View Full Version : Where to find Gantry Wheels?

01-22-2012, 12:04 AM
I am looking for some 8" diameter wheels for my 1 ton Gantry project.

Should have brakes and steering locking notches at 90 degrees.

Anybody, know where to find them?

01-22-2012, 02:13 AM
Eight inch seems like overkill. The wheels on a HF 40493 two-ton trolley are 4.75", and they're shaped to fit the flange of an I-beam.


I used HF only because they're typical in design to others and the picture/description was readily available.

You may be able to find some with gears on the flanges, which are intended for trolleys with a chain drive arrangement.

Davo J
01-22-2012, 03:12 AM
Not to take your topic off track, but something I have been wondering is does anyone know why the newer beam trolleys don't come out with bolt on axles for the wheels? And has anyone had one apart to tell me how they are held on?
I have picked up a few older models and the wheels are all mounted on shafts with threads on the end and a nut on the outside, but I notice all the new ones look to have the shaft welded in (though no welds can be seen in the photos like above). It's not only on the low cost ones either.
It would make it a pain to use the wheels on other things like I have without having to make up new axles for them.


Forrest Addy
01-22-2012, 03:26 AM
I think we're talking casters under the A frames so the gantry hoist can be rolled around the shop. The orange gizmo is a hoist trolley designed to roll on the flanges of a beam.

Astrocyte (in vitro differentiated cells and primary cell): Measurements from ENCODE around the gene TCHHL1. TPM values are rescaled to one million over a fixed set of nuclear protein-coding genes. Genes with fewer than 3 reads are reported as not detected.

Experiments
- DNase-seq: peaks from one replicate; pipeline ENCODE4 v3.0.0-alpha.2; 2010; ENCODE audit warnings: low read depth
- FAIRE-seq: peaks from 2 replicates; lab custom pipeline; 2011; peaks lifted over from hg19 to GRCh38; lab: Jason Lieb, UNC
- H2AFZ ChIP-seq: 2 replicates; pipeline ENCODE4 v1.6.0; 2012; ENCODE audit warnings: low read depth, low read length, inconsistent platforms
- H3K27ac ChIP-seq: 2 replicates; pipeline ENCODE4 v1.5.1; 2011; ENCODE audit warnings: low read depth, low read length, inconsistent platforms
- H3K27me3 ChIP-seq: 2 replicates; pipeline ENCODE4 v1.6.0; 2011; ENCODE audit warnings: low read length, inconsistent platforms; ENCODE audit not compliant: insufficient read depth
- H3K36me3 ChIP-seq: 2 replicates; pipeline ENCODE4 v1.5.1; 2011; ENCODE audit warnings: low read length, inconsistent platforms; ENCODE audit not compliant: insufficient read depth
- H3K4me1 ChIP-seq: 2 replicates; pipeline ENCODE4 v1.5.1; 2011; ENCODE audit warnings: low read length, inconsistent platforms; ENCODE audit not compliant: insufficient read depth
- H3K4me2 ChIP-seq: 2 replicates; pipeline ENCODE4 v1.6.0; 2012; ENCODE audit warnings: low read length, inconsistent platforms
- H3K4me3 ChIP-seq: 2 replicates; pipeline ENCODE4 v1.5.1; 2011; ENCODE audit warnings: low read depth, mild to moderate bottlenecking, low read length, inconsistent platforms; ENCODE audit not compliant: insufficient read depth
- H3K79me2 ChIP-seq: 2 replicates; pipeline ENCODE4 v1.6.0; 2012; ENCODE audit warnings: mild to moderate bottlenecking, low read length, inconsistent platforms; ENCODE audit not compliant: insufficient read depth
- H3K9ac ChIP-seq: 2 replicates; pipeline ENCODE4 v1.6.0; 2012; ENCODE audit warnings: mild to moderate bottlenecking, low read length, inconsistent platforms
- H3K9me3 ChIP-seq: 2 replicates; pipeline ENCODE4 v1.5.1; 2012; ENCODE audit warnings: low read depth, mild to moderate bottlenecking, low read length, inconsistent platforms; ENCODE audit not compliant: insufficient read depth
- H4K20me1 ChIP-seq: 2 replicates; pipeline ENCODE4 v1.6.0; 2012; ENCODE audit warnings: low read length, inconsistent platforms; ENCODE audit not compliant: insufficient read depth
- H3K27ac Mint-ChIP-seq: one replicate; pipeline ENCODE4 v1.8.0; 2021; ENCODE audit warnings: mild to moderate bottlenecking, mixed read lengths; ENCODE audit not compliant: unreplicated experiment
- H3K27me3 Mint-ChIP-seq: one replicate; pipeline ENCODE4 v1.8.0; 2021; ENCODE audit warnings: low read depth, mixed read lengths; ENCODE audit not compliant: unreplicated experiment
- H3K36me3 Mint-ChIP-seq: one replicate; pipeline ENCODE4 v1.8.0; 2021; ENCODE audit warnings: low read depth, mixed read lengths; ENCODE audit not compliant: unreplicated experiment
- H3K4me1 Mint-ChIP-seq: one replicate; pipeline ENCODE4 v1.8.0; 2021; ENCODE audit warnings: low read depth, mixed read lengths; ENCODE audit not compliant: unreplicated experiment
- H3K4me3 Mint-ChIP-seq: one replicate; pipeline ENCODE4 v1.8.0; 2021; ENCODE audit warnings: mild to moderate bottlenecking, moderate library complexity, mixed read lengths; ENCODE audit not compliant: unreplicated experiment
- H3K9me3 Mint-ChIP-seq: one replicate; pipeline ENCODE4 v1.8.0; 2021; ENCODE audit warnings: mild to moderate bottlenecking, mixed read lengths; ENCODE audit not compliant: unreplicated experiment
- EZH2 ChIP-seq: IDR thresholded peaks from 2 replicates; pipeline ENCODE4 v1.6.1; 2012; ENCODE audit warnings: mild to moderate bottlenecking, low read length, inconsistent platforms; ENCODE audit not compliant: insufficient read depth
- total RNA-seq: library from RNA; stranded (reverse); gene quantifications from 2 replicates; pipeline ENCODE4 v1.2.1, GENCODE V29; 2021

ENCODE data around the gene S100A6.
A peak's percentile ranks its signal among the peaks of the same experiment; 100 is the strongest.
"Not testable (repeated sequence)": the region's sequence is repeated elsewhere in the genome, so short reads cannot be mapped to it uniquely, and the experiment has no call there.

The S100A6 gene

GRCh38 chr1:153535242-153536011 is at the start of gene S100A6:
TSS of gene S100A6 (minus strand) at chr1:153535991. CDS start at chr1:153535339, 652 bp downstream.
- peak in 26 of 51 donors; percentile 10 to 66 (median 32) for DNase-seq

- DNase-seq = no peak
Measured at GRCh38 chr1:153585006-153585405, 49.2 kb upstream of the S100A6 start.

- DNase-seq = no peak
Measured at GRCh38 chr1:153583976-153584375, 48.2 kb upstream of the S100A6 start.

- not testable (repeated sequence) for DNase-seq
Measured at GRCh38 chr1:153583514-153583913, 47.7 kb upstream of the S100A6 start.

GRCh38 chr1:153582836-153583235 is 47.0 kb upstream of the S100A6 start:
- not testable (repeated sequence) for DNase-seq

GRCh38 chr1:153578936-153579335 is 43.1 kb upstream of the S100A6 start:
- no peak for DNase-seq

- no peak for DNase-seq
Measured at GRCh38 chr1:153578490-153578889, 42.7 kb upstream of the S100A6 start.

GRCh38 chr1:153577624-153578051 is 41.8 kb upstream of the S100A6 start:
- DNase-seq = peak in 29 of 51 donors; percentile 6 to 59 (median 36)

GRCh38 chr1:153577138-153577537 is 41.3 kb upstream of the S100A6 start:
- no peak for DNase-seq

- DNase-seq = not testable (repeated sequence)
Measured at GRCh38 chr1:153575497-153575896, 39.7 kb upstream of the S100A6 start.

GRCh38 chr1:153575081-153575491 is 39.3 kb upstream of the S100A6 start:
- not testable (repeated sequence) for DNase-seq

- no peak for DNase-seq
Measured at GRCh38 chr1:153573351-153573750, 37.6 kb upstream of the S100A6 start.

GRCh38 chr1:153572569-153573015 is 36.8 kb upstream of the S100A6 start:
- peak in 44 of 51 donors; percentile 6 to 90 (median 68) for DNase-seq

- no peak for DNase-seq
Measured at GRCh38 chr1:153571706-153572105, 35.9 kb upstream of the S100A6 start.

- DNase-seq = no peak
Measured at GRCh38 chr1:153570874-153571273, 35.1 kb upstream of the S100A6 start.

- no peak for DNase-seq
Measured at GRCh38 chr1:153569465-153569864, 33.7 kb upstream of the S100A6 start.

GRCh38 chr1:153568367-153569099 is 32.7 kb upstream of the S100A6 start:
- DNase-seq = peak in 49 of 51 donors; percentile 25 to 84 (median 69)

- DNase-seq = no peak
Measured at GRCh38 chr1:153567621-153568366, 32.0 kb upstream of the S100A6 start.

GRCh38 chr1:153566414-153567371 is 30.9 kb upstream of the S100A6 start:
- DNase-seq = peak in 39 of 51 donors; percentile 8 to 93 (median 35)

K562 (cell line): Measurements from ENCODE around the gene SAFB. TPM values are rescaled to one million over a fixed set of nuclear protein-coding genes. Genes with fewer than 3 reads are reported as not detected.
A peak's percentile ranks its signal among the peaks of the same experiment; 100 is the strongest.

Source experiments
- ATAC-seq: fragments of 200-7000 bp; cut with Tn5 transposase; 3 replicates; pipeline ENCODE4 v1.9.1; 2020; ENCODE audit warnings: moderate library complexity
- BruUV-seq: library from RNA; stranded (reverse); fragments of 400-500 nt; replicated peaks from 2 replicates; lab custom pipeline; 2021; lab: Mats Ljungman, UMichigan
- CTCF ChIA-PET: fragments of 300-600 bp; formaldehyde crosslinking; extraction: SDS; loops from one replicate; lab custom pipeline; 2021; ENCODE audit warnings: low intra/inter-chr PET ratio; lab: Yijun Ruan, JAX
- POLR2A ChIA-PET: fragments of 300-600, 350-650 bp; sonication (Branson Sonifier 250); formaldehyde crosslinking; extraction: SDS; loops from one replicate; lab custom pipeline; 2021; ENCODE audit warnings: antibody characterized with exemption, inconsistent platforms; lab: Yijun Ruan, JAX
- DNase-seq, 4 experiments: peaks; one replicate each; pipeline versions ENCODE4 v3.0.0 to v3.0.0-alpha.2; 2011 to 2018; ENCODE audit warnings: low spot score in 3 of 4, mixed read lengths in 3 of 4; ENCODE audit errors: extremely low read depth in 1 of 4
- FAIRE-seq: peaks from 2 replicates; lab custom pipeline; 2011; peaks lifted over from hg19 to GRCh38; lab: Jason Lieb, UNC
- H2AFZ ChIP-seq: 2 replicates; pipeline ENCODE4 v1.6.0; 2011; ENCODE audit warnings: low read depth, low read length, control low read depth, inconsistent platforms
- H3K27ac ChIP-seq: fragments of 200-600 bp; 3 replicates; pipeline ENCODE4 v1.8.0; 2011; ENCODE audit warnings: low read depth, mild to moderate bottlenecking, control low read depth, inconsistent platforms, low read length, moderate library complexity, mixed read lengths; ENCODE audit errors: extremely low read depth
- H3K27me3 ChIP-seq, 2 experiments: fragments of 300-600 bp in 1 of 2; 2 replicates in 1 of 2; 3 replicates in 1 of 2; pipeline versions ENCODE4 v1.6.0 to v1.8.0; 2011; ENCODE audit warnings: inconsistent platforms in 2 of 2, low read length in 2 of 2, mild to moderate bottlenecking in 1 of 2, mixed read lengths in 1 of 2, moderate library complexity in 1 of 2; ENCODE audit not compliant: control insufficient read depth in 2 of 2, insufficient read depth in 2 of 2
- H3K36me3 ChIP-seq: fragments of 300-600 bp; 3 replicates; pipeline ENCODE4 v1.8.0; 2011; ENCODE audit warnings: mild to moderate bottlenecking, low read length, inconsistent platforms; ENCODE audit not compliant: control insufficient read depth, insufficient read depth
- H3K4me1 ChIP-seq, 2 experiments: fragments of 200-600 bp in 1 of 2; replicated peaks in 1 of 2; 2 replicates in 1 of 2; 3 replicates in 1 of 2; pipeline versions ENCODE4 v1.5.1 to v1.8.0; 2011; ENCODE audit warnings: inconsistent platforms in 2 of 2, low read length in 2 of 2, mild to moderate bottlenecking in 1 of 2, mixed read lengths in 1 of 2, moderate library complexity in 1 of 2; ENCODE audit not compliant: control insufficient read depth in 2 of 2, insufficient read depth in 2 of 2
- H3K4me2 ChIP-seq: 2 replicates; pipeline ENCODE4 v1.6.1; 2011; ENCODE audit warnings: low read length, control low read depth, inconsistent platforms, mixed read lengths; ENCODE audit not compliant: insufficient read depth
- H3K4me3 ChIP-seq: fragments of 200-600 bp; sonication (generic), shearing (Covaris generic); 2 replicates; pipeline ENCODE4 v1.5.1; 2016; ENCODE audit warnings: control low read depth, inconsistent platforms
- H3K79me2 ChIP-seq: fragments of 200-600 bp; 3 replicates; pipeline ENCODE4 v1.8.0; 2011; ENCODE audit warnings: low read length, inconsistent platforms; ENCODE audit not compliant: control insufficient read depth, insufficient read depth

I suggest you check in with caster suppliers found in the yellow pages in your nearest larger city. Shop carefuly and you can save many bucks.

Look for examplse and language here in this Google search result: http://www.google.com.bz/search?hl=en&source=hp&q=heavy+duty+caster+with+brake&gbv=2&oq=heavy+duty+caster+&aq=1&aqi=g4g-v1g-j4g-m1&aql=&gs_sm=e&gs_upl=1859l21672l0l31000l18l17l0l0l0l0l672l4561l4-2.6l8l0.

Don't shy from Korean casters. I've found their casters very satisfactory.

Do you intend to transport loads with it? Get oversized casters if you do. Casters loaded to their limits don't always roll freely or swivel when you want them to. Do not use rubber or urethane wheels for heavy loads. These are hernial wheels. They get very hard to roll under load and often take a set if left stationalry for a time. Cast iron or steel may deface concrete but rigid phenolic is gentler, plenty stout, and rolls freely.

01-22-2012, 06:57 AM
Of course, Forrest is correct. http://bbs.homeshopmachinist.net/images/icons/icon11.gif

01-22-2012, 07:09 AM
If your talking wheels on the floor to move the Gantry I have 4 new steel wheels,if you mean the trolley to move the hoist I have a new 5 ton Jet I think have 8" wheels. I'm off to p/u a 100HP electric motor but PM me I'll be back this afternoon. Thanks! Eric

Jim Shaper
01-22-2012, 08:44 AM
Surplus Center has done well by me for casters.

01-22-2012, 09:00 AM
Yes, I mean the casters.

I live in Billyville so there is no local caster place, so it will have to be via the internet and shipping.

I have looked at Surplus Center, unfortunately their 8" casters don't have a very high load rating.
And they don't have anything in a larger caster.

If my crane is 2000lbs capacity, weighs 500lbs or so, may have an offset load and tossing in something for the safety of ME being underneath it......